Today’s students need a flexible, diverse learning environment – but who’s going to pay for it? Graham Glass has some ideas…
Student performance is not only affected by their own physical or psychological factors, but the learning environment as well. The space where children do most of their learning activities is, in its traditional form, rather rigorous and stiff. As a result, it can be difficult, if not impossible, to meet the diverse learning needs of young people – not to mention of teachers – in such a setting.
The best learning environment should be all about flexibility and diversity, and student-centred. This might mean the use of such things as:
• Wheeled and modular furniture, that can be rearranged for each project or lesson;
• A variety of seating options for different learning activities;
• Separate spaces within the classroom for collaboration, individual work, storage and display. Entire schools are already being redesigned this way, or even built from scratch to ensure the best functionality for teaching, learning, collaboration and creativity. But this requires plenty of resources – and clearly, not all schools have the means or the possibilities to redesign all their classrooms, instantly.
However, teachers are generally a resourceful bunch; and in fact, giving your classroom a makeover to meet modern learning requirements needn’t be prohibitively expensive. Many things can be done on a limited budget with a few great ideas and the school’s support. Some of the following tips and ideas will cost you only time, and whilst others might require some financial resources, costs are minimal:
• Replace individual desks with bigger tables from other rooms in the school – these will be great for collaboration based activities;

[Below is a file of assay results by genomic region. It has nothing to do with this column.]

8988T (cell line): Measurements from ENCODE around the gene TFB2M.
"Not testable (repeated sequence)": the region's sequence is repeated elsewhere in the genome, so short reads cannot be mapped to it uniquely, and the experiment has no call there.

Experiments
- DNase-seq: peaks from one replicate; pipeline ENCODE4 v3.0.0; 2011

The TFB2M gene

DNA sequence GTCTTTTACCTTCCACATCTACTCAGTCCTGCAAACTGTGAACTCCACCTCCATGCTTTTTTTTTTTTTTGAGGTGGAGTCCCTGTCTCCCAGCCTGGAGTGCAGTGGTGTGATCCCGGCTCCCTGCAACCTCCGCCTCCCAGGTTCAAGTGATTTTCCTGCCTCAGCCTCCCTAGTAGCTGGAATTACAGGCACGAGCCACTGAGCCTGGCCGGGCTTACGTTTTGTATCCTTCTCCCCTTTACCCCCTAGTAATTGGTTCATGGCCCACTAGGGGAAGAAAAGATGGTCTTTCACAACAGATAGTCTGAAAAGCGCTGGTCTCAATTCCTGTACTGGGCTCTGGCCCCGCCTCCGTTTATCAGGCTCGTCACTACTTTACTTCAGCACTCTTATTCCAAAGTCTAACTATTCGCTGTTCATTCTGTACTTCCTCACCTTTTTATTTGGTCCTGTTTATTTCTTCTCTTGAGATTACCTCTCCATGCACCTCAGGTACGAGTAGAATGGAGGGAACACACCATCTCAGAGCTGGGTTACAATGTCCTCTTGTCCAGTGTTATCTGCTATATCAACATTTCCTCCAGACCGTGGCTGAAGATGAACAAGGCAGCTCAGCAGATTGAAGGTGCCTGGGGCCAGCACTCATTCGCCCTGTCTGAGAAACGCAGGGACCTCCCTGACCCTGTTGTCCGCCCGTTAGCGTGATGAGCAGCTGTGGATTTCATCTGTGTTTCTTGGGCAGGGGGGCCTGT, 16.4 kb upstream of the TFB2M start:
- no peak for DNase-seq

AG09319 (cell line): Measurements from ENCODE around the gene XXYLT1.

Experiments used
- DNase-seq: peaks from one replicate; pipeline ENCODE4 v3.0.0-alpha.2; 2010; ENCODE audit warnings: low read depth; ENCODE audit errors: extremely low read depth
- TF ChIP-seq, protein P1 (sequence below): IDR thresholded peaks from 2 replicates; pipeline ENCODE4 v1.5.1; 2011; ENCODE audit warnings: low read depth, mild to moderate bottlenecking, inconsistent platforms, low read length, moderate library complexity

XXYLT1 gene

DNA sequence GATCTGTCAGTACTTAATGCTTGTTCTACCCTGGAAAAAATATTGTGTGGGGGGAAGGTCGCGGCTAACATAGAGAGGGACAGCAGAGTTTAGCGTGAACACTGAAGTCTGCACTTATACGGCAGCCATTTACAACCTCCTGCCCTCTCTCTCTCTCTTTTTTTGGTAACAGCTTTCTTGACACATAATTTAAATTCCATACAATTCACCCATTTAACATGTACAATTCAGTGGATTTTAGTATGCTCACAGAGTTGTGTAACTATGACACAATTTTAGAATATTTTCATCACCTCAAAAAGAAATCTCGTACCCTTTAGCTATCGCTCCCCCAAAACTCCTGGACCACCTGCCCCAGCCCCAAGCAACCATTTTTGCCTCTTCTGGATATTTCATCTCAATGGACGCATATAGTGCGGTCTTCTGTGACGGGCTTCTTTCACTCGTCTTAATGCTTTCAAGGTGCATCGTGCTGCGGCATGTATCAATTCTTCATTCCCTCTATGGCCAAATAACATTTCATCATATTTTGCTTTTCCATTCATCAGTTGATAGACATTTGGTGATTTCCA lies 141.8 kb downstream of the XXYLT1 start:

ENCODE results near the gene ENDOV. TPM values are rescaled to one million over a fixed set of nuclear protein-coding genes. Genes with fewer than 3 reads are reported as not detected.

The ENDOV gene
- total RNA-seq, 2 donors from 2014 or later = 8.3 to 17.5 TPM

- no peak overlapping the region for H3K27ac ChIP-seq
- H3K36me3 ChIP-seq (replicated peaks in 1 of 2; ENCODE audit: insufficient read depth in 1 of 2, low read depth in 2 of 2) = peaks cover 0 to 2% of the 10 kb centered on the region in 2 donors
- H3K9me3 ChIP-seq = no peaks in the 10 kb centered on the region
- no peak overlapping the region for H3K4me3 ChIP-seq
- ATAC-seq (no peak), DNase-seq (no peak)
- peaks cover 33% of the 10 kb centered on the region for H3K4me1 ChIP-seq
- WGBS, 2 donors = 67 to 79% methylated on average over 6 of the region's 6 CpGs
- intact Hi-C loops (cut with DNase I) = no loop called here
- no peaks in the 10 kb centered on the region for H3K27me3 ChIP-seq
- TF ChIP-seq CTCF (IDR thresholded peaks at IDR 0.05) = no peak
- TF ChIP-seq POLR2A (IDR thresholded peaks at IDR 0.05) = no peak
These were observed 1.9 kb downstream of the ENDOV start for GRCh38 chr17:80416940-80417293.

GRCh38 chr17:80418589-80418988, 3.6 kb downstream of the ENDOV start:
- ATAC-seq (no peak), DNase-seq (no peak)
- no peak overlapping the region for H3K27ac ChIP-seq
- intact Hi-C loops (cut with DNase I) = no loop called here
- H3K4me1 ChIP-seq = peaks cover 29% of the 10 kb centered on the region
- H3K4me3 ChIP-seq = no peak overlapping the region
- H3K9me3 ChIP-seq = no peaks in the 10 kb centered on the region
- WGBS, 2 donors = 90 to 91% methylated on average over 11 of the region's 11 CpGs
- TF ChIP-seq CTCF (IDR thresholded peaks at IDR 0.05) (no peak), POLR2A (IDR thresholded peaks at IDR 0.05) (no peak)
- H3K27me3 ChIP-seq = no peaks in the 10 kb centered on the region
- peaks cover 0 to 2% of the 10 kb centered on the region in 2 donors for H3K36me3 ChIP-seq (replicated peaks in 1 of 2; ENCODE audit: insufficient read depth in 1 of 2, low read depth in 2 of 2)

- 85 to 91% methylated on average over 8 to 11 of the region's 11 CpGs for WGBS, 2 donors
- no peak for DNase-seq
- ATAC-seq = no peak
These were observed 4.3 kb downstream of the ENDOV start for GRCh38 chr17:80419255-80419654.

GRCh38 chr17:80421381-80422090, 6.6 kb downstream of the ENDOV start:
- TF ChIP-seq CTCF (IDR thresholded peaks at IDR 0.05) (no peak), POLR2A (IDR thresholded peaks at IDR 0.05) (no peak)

• Add a set of wheels to existing desks and chairs for easy rearrangement of working spaces;
• Add a new layer of non-toxic, colourful paint on desks, cabinets or other furniture – creating surfaces that can be written on with wipe-off marker pens can add a new dimension to learning;
• Transform empty bookshelves into storage units, with bins on the lower shelves for example;
• Organise some cheap storage baskets or bins for all supporting materials such as basic stationery and art supplies, laptops, notepads, headsets, power cords, books, magazines, and so on;
• Get a cosy armchair or a small sofa, some beanbags, a few sitting pillows or even sleighs with chair cushions on top – give your students whichever seating options they prefer;
• Check out YouTube and Pinterest for inspiration and DIY hacks – many suggestions for home transformation can be successfully translated to an classroom environment.
How to get all these things and more for free or on the cheap, you may wonder? Well, here are some ideas for that as well: • Ask for donations from your students, their parents and your fellow teachers – you’ll be surprised by the many things they no longer use at home, but can become incredibly useful in your new learning space;
• Check out the flea markets and garage sales in your school area;
• Spread your antennae to find out about the end-of-the-year sales that college students organise – expect armchairs and sofas, portable desks, laptop trays and much more;
• If all else fails, take a trip to a few convenience stores, or your local charity shop — you’ll find plenty of brand new things and great storage solutions for a convenient price.
As for the time investment dedicated to all these activities, well sure, you can do it all alone – or alternatively, why not ask your students to give a helping hand? Being involved in shaping their own learning environment for a change really shows trust in their decisionmaking, and being given this kind of ownership may encourage even the most reluctant students to participate.
About the author
By Graham Glass, CEO and founder of Cypher Learning (cypherlearning.com)
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